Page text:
“Though a portion of aid is provided for foreign military assistance, the majority of it remains for humanitarian assistance. While the intention to lift poor nations out of poverty is benevolent, often the assistance is counterproductive to increasing economic prosperity, as well as liberty and freedom,” Paul’s budget says.
Last month, only 16 of 47 Senate Republicans voted in favor of approving the Kentucky Republican’s budget, which would have balanced the budget by cutting spending significantly across the board and eliminating Medicare.
Moreover, it doesn’t appear Paul’s budgetary or country-by-country efforts will inspire a tectonic shift in how Republicans view foreign assistance.
“It always resonates with a certain element of the Republican Party. There’s an isolationist element of the Republican Party that has always been there and always will be,” Senate Armed Services ranking member John McCain said.
The Arizona Republican added that he doesn’t believe the efforts to curb aid in specific countries will result in a larger shift on the issue within the party. “I think they’re entitled to their views and entitled to debate those positions and I respect them, but I just don’t agree with them,” he said.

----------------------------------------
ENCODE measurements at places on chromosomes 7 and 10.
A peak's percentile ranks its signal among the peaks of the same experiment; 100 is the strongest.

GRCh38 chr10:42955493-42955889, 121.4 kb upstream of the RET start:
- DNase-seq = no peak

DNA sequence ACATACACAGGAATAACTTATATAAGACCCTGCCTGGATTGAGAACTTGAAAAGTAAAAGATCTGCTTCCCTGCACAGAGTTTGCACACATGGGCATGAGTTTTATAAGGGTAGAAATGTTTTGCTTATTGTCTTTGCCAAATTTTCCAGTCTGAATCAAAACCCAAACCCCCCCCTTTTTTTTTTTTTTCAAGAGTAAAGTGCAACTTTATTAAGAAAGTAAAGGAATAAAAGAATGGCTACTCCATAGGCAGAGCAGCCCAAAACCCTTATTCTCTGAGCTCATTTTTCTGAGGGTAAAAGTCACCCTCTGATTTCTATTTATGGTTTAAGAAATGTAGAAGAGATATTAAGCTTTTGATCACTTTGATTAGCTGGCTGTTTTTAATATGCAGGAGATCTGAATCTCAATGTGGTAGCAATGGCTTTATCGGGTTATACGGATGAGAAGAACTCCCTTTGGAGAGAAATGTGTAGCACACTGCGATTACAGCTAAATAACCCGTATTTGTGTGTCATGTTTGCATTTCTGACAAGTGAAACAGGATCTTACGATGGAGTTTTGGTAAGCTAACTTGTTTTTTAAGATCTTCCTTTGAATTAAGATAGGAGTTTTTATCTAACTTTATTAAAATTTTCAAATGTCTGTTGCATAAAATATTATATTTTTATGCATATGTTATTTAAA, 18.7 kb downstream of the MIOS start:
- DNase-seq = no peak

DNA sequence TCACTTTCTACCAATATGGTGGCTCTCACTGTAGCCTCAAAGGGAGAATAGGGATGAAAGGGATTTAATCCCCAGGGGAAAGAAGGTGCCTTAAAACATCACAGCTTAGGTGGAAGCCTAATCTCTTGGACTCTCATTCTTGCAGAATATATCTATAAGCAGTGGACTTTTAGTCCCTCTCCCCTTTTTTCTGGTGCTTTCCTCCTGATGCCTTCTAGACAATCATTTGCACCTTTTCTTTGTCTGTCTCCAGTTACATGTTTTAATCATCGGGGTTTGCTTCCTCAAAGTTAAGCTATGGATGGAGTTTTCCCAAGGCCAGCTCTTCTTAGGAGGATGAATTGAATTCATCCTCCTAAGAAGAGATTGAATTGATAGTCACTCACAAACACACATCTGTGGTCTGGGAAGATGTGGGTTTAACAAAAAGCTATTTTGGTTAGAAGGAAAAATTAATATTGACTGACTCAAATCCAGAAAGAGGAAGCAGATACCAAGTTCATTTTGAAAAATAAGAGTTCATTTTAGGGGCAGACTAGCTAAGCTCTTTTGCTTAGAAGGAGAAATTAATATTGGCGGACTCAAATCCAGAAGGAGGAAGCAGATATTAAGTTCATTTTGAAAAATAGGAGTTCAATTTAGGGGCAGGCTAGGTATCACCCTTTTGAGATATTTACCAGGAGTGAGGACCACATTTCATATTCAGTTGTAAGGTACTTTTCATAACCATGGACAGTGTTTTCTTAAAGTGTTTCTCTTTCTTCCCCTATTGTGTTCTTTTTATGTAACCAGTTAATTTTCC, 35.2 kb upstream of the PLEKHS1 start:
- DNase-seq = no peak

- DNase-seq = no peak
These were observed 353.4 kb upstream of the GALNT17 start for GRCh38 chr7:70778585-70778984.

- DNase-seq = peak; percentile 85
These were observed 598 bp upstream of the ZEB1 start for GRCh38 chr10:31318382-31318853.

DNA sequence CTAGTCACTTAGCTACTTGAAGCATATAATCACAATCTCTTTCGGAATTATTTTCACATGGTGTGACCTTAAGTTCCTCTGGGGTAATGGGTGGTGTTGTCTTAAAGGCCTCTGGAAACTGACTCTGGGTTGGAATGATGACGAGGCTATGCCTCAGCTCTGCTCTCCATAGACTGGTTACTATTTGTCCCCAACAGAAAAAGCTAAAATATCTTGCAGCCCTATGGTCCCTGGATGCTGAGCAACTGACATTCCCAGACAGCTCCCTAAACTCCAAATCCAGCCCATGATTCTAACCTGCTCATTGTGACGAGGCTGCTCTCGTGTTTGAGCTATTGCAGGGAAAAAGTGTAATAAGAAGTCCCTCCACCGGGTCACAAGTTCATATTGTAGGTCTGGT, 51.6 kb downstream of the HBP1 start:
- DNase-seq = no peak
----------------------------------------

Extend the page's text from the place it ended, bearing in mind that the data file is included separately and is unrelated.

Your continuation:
Where there has been some evolution on the issue of foreign aid is on the campaign trail.
In an October GOP presidential debate, now-presumptive nominee Mitt Romney launched an attack on foreign aid based on domestic economic and budget conditions.
“I happen to think it doesn’t make a lot of sense for us to borrow money from the Chinese to go give to another country for humanitarian aid. We ought to get the Chinese to take care of the people that are taking that borrowed money today,” Romney said. “Let me tell you: We’re spending more on foreign aid than we ought to be spending.”
Despite some buzzy sound bites from last fall, Paul concedes that he doesn’t think many Republicans will join him in his campaign to end military and humanitarian spending abroad.
But true to his tea party roots, Paul paints the issue in terms of a Beltway-Main Street disconnect, saying that lawmakers see foreign aid as an issue of great importance, but voters do not.
“I always tell people that I think it’s the opposite here as it is with the public. ... Really, the legislature here lags greatly behind the public on foreign aid,” he said.
The Rev. Jesse Jackson appears at the Metropolitan African Methodist Episcopal Church on M Street Northwest for a pre-rally before a march to the White House to protest what is seen as President Barack Obama's lack of action in addressing a variety of problems in black communities.
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